TLP157: Agility - perspectives from the former Director of the National Security Agency (NSA) and Commander of US Cyber Command
Manage episode 237323522 series 1888705
Adm. Michael Rogers, Retired Four Star Admiral and Former Director of the National Security Agency and Commander of the U.S. Cyber Command discusses risk and reward, and the difference in both. THe Admiral also discusses accountability, the things that concern him regarding ethics in the new world of AI, and one of the best lessons he ever learned.
[1:20] Mike Rogers retired from the Navy in 2018 after nearly 37 years of service, rising to the rank of Four Star Admiral.
[5:49] As a Four Star Admiral, Michael’s life was all about risk and reward and how they’re intertwined. The risk is there to help us prioritize challenges to achieve an outcome that generates our reward. Michael would tell his team if they were uncomfortable with risk, they are in the wrong career.
[8:06] In the military, risk in viewed as two parts: Risk of mission and ability to achieve the outcome, and mission to force. On the private sector side, you worry about risk of mission but not so much the mission to force. In the civilian world, we also see reputational risk.
[13:21] Michael defines accountability as the alignment of authority, resources, and responsibility. In the business world, we typically are less comfortable giving people authority, and we need to truly empower people to make them accountable.
[18:15] Michael recounts an example of how the Commander in Chief provided the ultimate example of accountability.
[20:23] The biggest challenge as a leader isn’t the technology, it’s the people, ethos and culture.
[22:23] AI and machine learning will be huge advantages, and if used correctly and supervised when appropriate, we will be able to help us parse through vast data and free up time and energy.
[27:41] We must think how we can effectively communicate in a way that helps the decision maker generate a decision.
[35:33] What Michael loved about the special operations approach was that it wasn’t about your rank or position, it was about the value you bring and how one maximizes speed, agility and communication within the chain of command.
[40:35] Leadership is so much more challenging, we can’t fully replace the experience of connection and crisis response with AI or machines.
[42:34] Michael shares an experience that inspired him to forever be combat ready and impacted him for the rest of his career.
[52:19] Adaptability is as much about ethos and culture as process, and should be based upon what as the greatest impact on completing the mission.
[54:55] We have the ability to shape workforce behavior by how we incentivize performance.
[57:33] Think about the dynamics that shape your own work culture, and the backgrounds and values of who works there.
- “I have always enjoyed the challenge.”
- “You can’t truly hold people accountable if you don’t give them the authority they need to actually do the job.”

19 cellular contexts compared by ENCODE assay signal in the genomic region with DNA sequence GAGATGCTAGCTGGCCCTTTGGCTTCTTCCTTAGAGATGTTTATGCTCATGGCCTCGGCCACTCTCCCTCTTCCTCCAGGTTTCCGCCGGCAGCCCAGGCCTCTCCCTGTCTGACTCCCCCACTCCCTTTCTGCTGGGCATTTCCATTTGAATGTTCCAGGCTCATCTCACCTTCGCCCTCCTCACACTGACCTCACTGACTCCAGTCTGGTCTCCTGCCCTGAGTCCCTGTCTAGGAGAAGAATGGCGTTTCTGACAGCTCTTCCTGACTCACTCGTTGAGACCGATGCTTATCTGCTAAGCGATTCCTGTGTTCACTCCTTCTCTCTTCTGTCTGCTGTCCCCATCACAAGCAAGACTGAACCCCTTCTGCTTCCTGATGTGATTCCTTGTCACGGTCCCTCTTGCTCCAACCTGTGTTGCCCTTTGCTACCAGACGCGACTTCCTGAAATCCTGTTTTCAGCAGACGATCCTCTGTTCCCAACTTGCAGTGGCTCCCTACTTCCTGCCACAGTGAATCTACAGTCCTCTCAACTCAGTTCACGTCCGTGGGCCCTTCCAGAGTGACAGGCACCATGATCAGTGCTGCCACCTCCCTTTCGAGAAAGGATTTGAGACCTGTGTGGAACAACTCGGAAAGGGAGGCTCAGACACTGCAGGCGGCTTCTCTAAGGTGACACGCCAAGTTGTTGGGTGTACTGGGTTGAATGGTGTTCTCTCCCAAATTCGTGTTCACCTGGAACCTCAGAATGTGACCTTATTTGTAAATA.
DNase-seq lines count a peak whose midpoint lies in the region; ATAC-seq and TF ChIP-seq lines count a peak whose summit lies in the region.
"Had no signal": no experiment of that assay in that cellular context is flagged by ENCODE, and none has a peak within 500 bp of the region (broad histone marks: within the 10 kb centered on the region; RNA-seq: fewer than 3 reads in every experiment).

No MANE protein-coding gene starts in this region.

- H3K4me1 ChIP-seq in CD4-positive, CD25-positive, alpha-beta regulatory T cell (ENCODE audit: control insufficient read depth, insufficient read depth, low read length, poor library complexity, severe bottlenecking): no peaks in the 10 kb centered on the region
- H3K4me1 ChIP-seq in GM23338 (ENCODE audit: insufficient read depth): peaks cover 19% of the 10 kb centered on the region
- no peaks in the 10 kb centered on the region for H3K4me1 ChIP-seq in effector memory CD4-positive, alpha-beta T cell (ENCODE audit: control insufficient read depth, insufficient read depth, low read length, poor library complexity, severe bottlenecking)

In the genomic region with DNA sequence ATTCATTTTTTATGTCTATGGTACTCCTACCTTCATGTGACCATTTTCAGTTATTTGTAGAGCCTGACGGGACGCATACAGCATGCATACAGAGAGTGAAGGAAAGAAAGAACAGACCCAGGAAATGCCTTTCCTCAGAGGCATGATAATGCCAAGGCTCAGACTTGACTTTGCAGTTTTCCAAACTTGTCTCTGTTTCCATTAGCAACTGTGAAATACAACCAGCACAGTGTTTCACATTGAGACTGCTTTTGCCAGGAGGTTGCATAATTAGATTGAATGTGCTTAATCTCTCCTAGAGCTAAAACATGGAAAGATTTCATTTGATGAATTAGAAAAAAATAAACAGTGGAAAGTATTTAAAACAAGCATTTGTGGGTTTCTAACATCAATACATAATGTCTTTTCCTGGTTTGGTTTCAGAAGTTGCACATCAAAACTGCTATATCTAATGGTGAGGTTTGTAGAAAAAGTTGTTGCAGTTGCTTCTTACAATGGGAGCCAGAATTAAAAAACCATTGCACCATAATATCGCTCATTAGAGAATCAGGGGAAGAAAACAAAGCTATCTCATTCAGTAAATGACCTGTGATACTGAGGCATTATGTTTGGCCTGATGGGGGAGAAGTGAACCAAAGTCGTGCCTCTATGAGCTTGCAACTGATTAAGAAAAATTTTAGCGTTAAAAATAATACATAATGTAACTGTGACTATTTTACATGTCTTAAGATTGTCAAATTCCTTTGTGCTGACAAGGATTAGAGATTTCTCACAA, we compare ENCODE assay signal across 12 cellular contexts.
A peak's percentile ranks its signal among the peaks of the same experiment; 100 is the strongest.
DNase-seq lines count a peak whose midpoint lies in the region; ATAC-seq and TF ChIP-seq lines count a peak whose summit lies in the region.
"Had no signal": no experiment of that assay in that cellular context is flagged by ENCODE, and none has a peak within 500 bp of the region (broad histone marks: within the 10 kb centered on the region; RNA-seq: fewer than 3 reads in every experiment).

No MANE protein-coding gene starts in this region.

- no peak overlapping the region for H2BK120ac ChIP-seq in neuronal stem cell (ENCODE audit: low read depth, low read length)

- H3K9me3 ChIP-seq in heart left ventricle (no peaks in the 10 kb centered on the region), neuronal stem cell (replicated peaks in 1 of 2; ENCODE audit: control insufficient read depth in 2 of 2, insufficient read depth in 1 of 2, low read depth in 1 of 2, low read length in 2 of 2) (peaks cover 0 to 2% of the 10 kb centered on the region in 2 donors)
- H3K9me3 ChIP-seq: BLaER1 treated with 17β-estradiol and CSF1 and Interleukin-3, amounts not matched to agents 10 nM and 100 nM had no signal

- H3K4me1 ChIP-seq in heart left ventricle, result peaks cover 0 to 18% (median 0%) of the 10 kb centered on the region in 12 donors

- “It’s not about me, it’s about the mission and the men and women that do the hard work.”
- “How do we incentivize behavior that we say we value?”
Bio: Mike Rogers retired from the U.S. Navy in 2018 after nearly 37 years of naval service rising to the rank of four-star admiral. He culminated his career with a four-year tour as Commander, U.S. Cyber Command and Director, National Security Agency. In those roles he worked with the leadership of the U.S. government, the Department of Defense and the U.S. Intelligence community as well as their international counterparts in the conduct of cyber and intelligence activity across the globe. He also assisted in the development of national and international policy with respect to cyber, intelligence and technology – including extensive work with corporate leadership in the Finance, IT, Telecommunications and Technology sectors.
During his broader service in uniform, ADM Rogers held positions afloat and ashore around the globe focusing on cyber, intelligence, maritime operations and national security. His joint service was extensive including duty with the Chairman of the Joint Chiefs of Staff, the Joint Chiefs of Staff, U.S. Indo Pacific Command and U.S. Atlantic Command. In addition, Admiral Rogers commanded at the unit, Numbered Fleet and service component levels in the Navy.
Admiral Rogers is a graduate of Auburn University and also holds a Masters of Science in National Security. He is a distinguished graduate of the National War College and a graduate of highest distinction from the Naval War College. He is also an MIT Seminar XXI fellow and a Harvard Senior Executive in National Security alum.
He is currently supporting companies in the private sector, serving as a member of various Boards or acting as a Senior Advisor. He also speaks globally to various business and academic groups and is working internationally in the cyber and national security arenas. Additionally, Admiral Rogers has recently joined Northwestern University’s Kellogg School of Managements’ Public Private Initiative as a Senior Fellow and Adjunct Professor.